The government’s announcement this morning that live export of animals will be banned after a transition period of up to two years has come as a surprise to Federated Farmers, Feds animal welfare spokesperson Wayne Langford says.
“The Minister has said this is all about protecting New Zealand’s reputation as the most ethical producer of food in the world.
“Those farmers who support livestock exports would point out our trade in this sector operates to some of the highest animal welfare standards anywhere – standards that were further bolstered after last year’s Heron Report,” Wayne said.
“Our farmers care deeply about animal welfare. The government has seen fit to bring in this ban but Federated Farmers has no information about any breaches of the high standards relating to livestock exports.”
The Heron Report, which followed the sinking of the Gulf Livestock 1 in a cyclone last September, led to further requirements including:
- focused maritime inspection of livestock carrier ships entering New Zealand;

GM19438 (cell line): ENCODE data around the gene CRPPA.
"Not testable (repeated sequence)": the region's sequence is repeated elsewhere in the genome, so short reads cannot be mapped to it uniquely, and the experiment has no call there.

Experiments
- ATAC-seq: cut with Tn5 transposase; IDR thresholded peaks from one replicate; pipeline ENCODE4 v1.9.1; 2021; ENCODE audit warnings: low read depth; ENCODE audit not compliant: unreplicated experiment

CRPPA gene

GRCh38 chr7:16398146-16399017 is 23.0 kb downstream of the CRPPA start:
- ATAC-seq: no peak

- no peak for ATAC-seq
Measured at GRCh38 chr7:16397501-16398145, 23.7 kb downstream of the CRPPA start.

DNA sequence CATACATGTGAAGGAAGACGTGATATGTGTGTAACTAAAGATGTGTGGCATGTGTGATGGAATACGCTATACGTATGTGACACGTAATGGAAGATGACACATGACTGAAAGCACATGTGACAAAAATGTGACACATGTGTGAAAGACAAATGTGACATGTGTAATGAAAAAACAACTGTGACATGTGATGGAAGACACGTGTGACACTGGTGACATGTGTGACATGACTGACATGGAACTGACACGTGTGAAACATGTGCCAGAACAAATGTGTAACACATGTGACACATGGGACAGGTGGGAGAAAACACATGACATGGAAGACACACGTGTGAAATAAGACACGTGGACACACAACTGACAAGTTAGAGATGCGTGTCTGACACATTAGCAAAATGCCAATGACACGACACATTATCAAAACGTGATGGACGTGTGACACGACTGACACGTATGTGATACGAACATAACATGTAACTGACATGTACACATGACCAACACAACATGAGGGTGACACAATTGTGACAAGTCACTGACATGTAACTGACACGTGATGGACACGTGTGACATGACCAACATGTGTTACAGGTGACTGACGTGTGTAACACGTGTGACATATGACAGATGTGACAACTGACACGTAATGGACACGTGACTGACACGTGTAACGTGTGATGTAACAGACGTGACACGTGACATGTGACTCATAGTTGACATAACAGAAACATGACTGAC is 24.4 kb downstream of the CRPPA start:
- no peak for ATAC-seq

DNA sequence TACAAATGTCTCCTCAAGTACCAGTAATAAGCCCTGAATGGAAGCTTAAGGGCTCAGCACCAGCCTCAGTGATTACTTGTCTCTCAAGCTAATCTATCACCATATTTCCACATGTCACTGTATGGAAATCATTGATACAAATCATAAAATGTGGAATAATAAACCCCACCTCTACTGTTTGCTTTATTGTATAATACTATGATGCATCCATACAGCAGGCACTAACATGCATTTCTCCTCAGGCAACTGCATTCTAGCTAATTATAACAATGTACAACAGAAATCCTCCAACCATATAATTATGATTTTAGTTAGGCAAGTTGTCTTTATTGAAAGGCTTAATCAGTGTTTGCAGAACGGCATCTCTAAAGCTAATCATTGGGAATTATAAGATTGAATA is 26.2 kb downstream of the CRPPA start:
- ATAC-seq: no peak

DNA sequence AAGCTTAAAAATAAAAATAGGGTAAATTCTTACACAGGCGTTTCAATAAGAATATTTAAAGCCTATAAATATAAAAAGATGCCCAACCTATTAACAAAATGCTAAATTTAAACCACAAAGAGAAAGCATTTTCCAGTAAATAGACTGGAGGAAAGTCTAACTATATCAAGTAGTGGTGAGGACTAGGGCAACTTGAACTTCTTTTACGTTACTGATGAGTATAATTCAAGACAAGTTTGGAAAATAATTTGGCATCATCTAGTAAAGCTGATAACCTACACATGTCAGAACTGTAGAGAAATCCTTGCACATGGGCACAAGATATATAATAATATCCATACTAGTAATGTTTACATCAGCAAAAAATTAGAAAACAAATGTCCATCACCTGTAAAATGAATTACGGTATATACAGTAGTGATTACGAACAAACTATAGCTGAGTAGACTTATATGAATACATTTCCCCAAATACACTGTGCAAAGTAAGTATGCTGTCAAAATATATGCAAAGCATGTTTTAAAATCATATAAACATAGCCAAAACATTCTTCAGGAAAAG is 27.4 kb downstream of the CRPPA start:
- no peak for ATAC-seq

- restricting stocking density on vessels to 90 percent of former limits;
- increased requirements for voyage reporting, including daily veterinary reports during voyages;
- increased minimum fodder requirements that ensure at least 20 per cent of feed is available for unplanned delays during the voyage.
“There is a contractual relationship with the companies receiving livestock from New Zealand at the export destination to have minimum standards in place, and these are monitored for 30 days after arrival of the animals,” Wayne said.
“While it is true that after this time, New Zealand has no control over the future welfare of those animals, we have been in support of this provision being strengthened.”
The trade is worth around $250 million in export receipts.
“The one encouraging aspect of the government’s announcement is the transition period of up to two years to enable those farmers with commitments in place to honor those, and consider their options once live exports are off the table,” Wayne said.